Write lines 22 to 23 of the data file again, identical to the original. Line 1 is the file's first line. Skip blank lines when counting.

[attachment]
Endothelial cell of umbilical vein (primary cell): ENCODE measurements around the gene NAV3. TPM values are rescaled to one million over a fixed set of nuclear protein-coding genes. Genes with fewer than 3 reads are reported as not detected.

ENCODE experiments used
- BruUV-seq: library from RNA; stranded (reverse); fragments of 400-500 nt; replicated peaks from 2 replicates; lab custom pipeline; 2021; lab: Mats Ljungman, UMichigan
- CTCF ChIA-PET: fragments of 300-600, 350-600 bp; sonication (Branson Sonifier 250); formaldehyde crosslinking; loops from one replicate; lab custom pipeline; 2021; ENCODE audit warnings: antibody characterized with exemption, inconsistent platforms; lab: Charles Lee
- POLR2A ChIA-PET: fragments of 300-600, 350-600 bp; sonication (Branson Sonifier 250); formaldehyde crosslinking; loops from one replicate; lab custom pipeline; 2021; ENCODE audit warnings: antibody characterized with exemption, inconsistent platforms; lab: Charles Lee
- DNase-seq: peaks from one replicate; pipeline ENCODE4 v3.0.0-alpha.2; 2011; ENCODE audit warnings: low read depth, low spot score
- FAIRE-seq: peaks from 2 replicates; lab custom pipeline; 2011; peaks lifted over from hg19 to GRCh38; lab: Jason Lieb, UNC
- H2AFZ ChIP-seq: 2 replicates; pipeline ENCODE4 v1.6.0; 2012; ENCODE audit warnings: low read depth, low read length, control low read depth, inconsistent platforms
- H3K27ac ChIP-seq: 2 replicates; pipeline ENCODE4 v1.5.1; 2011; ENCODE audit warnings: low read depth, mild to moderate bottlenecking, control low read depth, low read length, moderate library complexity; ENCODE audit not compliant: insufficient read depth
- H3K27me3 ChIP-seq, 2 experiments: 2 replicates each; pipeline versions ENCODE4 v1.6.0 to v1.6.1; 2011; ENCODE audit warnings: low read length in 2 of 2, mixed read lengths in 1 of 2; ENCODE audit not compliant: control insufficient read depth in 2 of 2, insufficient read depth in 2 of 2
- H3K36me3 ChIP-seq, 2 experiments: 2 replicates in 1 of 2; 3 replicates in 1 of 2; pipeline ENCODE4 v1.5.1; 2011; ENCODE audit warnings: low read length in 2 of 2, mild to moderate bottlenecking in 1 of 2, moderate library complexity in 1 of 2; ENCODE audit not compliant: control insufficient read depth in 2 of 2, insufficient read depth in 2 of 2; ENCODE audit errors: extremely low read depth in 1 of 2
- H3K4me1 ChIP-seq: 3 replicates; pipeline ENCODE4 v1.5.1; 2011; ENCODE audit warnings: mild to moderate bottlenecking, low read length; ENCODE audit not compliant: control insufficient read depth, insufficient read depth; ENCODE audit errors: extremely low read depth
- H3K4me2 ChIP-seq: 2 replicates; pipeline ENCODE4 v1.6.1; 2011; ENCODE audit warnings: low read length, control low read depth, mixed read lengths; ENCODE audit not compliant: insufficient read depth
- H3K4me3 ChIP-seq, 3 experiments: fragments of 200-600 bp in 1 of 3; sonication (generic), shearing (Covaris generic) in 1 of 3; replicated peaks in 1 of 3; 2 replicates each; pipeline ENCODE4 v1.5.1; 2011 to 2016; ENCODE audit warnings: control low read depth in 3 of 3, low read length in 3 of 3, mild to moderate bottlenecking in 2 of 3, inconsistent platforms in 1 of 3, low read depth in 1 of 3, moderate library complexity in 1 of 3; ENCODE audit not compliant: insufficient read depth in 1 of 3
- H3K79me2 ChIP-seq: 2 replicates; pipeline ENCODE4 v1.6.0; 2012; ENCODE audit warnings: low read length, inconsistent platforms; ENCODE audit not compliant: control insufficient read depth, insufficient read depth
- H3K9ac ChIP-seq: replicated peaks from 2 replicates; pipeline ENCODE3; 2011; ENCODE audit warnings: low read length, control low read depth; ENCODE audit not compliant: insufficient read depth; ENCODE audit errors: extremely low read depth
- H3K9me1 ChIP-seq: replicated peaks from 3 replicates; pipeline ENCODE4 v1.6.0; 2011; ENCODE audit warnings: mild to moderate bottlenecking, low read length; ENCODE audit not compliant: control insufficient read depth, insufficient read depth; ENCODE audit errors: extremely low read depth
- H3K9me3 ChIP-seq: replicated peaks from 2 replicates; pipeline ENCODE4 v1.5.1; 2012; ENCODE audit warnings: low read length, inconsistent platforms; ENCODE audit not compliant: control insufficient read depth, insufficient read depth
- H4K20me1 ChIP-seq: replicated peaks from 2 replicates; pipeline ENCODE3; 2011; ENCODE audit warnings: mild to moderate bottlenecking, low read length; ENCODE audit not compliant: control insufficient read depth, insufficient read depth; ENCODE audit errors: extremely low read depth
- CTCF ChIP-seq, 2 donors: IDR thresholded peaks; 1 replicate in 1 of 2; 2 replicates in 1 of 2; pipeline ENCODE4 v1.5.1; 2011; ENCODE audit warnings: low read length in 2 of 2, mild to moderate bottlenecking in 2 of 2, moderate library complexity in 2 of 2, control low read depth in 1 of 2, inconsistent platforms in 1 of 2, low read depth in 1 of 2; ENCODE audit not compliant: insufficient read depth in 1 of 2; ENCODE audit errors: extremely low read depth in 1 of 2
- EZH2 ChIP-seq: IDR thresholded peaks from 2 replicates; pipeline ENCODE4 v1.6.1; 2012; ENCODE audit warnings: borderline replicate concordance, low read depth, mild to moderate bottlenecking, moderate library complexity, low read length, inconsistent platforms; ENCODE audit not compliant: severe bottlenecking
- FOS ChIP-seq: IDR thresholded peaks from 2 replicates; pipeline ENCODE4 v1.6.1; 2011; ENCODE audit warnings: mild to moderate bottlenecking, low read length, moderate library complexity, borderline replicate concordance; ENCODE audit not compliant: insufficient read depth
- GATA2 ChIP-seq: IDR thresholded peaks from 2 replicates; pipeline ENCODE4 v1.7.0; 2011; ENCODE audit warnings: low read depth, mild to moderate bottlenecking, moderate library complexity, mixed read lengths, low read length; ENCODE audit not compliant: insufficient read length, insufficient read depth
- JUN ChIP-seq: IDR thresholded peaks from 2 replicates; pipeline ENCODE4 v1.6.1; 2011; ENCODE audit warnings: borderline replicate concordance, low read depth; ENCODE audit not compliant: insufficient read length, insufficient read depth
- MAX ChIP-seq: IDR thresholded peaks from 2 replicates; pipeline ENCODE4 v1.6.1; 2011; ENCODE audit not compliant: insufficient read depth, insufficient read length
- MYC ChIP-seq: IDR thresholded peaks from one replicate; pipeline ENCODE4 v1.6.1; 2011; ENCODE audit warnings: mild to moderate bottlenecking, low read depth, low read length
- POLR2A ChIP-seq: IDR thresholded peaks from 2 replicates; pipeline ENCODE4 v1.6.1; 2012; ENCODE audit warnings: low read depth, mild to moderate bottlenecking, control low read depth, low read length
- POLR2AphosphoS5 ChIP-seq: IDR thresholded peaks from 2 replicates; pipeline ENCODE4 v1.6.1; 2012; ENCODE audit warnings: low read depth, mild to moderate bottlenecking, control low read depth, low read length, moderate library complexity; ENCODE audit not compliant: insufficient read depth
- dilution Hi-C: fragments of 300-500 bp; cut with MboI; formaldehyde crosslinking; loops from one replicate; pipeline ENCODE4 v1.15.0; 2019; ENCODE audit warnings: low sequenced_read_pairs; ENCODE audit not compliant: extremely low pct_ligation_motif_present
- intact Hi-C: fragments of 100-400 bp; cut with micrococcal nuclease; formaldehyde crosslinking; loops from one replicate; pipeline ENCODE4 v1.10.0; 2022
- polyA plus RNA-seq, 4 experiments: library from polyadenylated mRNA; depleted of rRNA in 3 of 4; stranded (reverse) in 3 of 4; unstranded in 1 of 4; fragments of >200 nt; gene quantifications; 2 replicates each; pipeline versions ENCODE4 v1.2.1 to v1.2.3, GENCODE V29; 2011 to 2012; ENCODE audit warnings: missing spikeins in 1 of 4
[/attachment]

- FOS ChIP-seq: IDR thresholded peaks from 2 replicates; pipeline ENCODE4 v1.6.1; 2011; ENCODE audit warnings: mild to moderate bottlenecking, low read length, moderate library complexity, borderline replicate concordance; ENCODE audit not compliant: insufficient read depth
- GATA2 ChIP-seq: IDR thresholded peaks from 2 replicates; pipeline ENCODE4 v1.7.0; 2011; ENCODE audit warnings: low read depth, mild to moderate bottlenecking, moderate library complexity, mixed read lengths, low read length; ENCODE audit not compliant: insufficient read length, insufficient read depth